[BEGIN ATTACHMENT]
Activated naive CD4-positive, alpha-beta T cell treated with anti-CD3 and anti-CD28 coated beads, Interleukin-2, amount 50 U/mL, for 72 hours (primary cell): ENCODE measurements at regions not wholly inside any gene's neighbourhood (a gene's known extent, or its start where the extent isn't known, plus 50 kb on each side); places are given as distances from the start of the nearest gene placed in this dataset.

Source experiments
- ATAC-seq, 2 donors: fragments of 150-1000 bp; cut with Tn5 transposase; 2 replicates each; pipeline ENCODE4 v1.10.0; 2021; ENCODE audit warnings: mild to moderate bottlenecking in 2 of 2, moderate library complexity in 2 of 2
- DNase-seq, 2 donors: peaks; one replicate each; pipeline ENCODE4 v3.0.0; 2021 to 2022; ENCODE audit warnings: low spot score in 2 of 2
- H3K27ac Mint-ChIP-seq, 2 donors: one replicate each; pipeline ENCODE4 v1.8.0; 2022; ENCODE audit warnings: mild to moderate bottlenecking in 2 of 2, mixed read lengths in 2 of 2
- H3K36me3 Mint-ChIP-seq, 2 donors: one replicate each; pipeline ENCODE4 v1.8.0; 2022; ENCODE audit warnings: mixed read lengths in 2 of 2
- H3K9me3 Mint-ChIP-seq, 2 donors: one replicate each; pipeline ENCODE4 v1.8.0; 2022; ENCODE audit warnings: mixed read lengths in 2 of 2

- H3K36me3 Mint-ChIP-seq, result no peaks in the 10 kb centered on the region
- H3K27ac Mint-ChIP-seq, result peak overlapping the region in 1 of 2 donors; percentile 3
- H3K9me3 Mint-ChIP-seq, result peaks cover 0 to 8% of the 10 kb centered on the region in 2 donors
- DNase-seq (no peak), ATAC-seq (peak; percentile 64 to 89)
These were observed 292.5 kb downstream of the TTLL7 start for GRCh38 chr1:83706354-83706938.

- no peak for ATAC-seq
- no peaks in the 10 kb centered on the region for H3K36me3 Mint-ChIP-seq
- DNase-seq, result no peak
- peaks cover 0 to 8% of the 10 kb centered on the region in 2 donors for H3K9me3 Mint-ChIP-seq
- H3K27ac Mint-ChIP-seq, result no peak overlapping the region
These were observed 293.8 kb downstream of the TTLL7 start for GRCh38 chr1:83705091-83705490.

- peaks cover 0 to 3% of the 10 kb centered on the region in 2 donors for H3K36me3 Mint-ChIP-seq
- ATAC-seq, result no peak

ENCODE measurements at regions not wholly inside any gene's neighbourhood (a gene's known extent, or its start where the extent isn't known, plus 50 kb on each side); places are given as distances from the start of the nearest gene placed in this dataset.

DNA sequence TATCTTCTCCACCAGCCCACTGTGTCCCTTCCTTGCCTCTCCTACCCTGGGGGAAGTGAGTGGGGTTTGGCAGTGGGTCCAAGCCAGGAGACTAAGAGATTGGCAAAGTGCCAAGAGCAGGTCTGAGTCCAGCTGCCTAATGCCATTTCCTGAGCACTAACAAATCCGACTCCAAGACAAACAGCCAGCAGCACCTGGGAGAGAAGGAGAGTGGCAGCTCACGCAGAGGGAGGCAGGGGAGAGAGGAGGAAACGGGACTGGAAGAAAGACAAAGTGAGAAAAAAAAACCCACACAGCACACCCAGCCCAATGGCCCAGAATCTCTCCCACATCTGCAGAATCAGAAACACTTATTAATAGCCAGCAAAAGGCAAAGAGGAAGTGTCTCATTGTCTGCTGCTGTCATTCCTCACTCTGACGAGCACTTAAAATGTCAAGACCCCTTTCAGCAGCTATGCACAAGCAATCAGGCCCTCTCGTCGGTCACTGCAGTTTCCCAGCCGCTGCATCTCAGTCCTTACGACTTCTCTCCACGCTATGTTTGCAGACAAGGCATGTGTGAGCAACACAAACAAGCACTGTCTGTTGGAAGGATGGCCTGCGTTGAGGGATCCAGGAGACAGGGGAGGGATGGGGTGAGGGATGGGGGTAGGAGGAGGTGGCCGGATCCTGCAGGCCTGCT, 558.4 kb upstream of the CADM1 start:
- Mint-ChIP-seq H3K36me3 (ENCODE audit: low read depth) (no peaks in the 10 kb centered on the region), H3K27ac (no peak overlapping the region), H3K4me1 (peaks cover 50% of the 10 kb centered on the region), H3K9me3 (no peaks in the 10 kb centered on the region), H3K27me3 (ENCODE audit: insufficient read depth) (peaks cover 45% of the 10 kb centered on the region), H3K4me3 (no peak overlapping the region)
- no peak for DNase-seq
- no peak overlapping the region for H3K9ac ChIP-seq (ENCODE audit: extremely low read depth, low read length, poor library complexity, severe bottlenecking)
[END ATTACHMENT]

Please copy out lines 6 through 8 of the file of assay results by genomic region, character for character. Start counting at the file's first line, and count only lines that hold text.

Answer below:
- H3K36me3 Mint-ChIP-seq, 2 donors: one replicate each; pipeline ENCODE4 v1.8.0; 2022; ENCODE audit warnings: mixed read lengths in 2 of 2
- H3K9me3 Mint-ChIP-seq, 2 donors: one replicate each; pipeline ENCODE4 v1.8.0; 2022; ENCODE audit warnings: mixed read lengths in 2 of 2

- H3K36me3 Mint-ChIP-seq, result no peaks in the 10 kb centered on the region